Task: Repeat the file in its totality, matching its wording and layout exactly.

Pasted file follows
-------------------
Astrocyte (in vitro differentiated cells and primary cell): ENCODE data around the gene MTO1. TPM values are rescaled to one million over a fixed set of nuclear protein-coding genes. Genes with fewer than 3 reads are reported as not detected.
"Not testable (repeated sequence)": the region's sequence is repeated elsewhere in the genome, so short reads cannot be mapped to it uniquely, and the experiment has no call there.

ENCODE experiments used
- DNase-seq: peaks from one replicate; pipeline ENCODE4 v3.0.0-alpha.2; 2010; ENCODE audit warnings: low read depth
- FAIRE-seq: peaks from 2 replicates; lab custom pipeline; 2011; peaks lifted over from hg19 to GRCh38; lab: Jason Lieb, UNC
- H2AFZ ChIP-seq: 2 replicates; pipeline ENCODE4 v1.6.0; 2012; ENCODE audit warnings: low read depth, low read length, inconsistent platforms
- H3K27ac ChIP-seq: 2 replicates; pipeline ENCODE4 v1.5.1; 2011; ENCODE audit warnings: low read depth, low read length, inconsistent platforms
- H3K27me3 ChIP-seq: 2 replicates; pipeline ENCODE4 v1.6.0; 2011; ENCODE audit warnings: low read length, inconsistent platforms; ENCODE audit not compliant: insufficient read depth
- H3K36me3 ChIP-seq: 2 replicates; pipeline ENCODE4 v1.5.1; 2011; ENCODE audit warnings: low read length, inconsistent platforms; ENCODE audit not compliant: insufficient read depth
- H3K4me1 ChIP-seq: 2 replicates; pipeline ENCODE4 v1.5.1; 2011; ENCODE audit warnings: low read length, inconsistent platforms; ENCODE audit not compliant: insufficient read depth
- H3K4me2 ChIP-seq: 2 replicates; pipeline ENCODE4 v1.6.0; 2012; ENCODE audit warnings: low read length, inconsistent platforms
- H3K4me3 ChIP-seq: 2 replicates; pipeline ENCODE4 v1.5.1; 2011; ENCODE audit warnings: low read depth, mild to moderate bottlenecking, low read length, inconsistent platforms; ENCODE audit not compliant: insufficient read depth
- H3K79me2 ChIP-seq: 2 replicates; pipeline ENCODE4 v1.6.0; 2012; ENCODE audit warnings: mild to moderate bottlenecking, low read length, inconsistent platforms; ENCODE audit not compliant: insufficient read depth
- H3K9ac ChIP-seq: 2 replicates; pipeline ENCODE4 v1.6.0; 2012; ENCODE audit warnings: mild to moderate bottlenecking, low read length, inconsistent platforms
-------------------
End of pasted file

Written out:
Astrocyte (in vitro differentiated cells and primary cell): ENCODE data around the gene MTO1. TPM values are rescaled to one million over a fixed set of nuclear protein-coding genes. Genes with fewer than 3 reads are reported as not detected.
"Not testable (repeated sequence)": the region's sequence is repeated elsewhere in the genome, so short reads cannot be mapped to it uniquely, and the experiment has no call there.

ENCODE experiments used
- DNase-seq: peaks from one replicate; pipeline ENCODE4 v3.0.0-alpha.2; 2010; ENCODE audit warnings: low read depth
- FAIRE-seq: peaks from 2 replicates; lab custom pipeline; 2011; peaks lifted over from hg19 to GRCh38; lab: Jason Lieb, UNC
- H2AFZ ChIP-seq: 2 replicates; pipeline ENCODE4 v1.6.0; 2012; ENCODE audit warnings: low read depth, low read length, inconsistent platforms
- H3K27ac ChIP-seq: 2 replicates; pipeline ENCODE4 v1.5.1; 2011; ENCODE audit warnings: low read depth, low read length, inconsistent platforms
- H3K27me3 ChIP-seq: 2 replicates; pipeline ENCODE4 v1.6.0; 2011; ENCODE audit warnings: low read length, inconsistent platforms; ENCODE audit not compliant: insufficient read depth
- H3K36me3 ChIP-seq: 2 replicates; pipeline ENCODE4 v1.5.1; 2011; ENCODE audit warnings: low read length, inconsistent platforms; ENCODE audit not compliant: insufficient read depth
- H3K4me1 ChIP-seq: 2 replicates; pipeline ENCODE4 v1.5.1; 2011; ENCODE audit warnings: low read length, inconsistent platforms; ENCODE audit not compliant: insufficient read depth
- H3K4me2 ChIP-seq: 2 replicates; pipeline ENCODE4 v1.6.0; 2012; ENCODE audit warnings: low read length, inconsistent platforms
- H3K4me3 ChIP-seq: 2 replicates; pipeline ENCODE4 v1.5.1; 2011; ENCODE audit warnings: low read depth, mild to moderate bottlenecking, low read length, inconsistent platforms; ENCODE audit not compliant: insufficient read depth
- H3K79me2 ChIP-seq: 2 replicates; pipeline ENCODE4 v1.6.0; 2012; ENCODE audit warnings: mild to moderate bottlenecking, low read length, inconsistent platforms; ENCODE audit not compliant: insufficient read depth
- H3K9ac ChIP-seq: 2 replicates; pipeline ENCODE4 v1.6.0; 2012; ENCODE audit warnings: mild to moderate bottlenecking, low read length, inconsistent platforms